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Related Stories

Turning Landfill Gas into Electric Power

Duke Energy is a partner in a new South Carolina landfill gas-to-electricity project, which was selected as the 2008 Project of the Year by the National Landfill Methane Outreach Program. The facility, which began operating in September 2008, captures methane gas released during the natural decay of trash at Greenville County’s Enoree Landfill. The gas is then converted to electricity – enough to power roughly 2,000 average-size homes each year. Duke Energy will also purchase electricity from another landfill gas project in Durham, N.C., that will begin supplying electricity to approximately 1,600 residential customers in 2009. Capturing methane, a greenhouse gas, and using it as fuel is a green alternative to burning it as a waste product.

Powering Wal-Mart with Wind Energy

We announced an agreement in November 2008 to supply wind energy to Wal-Mart, the largest retailer in the world, for its growing Texas market. This deal represents the first substantial purchase of wind energy by Wal-Mart in the U.S., and one of the first sales of power directly from a specific wind project to a major retailer.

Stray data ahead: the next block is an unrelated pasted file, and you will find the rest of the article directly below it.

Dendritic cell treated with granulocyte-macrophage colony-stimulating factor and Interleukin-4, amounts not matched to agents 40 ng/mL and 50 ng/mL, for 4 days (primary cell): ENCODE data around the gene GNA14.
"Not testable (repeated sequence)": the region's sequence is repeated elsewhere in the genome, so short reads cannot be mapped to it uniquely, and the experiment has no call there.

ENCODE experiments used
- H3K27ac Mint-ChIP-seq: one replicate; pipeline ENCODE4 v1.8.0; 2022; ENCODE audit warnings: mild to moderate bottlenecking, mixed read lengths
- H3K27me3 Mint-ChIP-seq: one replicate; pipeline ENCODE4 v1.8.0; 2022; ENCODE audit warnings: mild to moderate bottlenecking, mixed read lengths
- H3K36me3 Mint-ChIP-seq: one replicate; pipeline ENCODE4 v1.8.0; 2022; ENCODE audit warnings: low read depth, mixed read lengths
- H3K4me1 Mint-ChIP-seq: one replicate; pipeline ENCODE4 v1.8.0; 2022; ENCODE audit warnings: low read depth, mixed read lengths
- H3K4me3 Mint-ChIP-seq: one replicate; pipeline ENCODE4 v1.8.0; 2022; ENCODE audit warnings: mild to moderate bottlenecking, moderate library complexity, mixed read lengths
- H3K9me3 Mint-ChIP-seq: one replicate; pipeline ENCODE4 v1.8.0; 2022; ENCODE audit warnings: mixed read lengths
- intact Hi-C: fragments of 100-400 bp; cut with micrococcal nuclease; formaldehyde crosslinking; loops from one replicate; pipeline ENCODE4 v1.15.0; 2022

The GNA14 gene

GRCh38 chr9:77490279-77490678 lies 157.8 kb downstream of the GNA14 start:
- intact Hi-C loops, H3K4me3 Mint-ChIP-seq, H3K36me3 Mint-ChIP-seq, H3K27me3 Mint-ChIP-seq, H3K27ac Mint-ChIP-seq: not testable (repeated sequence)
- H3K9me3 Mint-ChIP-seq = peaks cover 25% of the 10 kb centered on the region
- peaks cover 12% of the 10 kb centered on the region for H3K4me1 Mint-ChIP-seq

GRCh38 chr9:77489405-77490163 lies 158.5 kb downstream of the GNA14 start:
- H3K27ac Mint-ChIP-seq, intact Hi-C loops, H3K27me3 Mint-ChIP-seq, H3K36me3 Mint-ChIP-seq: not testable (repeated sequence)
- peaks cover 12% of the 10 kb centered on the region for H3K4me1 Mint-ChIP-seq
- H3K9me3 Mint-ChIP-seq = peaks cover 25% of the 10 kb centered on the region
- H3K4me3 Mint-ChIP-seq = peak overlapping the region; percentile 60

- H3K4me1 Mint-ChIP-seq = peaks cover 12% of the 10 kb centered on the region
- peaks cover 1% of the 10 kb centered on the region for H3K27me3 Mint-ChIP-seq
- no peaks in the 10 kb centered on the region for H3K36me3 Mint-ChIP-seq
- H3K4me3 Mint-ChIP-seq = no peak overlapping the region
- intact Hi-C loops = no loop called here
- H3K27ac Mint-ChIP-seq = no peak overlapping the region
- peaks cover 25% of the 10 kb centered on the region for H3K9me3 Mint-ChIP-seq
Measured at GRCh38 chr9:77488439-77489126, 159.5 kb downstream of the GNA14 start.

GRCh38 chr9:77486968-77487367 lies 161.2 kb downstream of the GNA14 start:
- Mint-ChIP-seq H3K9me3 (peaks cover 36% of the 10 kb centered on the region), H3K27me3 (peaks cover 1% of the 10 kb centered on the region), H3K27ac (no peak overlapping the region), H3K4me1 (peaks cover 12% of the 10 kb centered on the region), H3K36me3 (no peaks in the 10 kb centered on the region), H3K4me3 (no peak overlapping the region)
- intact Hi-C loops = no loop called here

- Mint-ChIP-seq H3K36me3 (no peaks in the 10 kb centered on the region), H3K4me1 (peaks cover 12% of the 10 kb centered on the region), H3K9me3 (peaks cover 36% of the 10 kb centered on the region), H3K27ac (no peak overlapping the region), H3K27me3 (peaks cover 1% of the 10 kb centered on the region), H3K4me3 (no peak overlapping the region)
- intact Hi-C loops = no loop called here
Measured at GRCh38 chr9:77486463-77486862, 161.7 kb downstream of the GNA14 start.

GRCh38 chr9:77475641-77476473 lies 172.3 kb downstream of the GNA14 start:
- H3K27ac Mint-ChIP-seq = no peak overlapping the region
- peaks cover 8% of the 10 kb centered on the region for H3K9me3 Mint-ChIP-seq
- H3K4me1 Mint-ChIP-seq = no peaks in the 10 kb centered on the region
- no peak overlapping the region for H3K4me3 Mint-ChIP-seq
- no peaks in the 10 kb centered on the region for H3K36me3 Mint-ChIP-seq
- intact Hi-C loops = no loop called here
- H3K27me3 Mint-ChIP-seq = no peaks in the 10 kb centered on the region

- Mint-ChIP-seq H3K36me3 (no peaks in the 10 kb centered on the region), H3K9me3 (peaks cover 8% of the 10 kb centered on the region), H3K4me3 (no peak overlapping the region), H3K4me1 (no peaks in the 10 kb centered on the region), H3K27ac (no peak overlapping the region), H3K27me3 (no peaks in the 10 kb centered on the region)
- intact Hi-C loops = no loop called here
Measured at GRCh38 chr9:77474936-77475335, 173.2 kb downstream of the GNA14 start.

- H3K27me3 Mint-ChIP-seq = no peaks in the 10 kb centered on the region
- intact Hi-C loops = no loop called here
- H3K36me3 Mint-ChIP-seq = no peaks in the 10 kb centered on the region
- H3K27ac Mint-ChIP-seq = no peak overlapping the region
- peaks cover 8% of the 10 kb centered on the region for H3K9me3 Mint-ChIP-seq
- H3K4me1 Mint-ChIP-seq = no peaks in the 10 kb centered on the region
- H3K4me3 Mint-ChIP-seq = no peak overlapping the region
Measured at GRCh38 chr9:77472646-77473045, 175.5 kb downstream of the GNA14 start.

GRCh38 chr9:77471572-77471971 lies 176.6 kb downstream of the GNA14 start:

Beginning in April 2009, Wal-Mart will purchase electricity directly from Duke Energy’s Notrees Windpower Project in Texas. The site will provide wind power to up to 15 percent of 360 Wal-Mart stores and other facilities in the state.

Learning Lessons about Climate Change

Duke Energy is partnering with The Nature Conservancy to conduct climate change adaptation research in North Carolina’s Albemarle Peninsula.

The Albemarle is rich with forests, dunes, wetlands and sounds, and it is home to the healthiest estuary in the eastern U.S. The ecosystem’s peat-rich soils store large amounts of carbon dioxide. Unfortunately, the area is being threatened by rising sea levels – partially attributed to climate change – that could contribute to the release of additional CO2 into the atmosphere.

We are contributing $1 million over three years to help fund research on ways to slow saltwater intrusion in the Albemarle. Project workers will plant cypress trees to help hold soil in place and create oyster reefs to protect the shorelines from erosion. They will also modify drainage ditches to conduct saltwater away from ecologically sensitive areas.

These actions are designed to give the Albemarle time to adapt to climate change and reduce the amount of CO2 released into the atmosphere. Lessons learned from this project could prove useful in addressing climate change adaptation for coastal ecosystems worldwide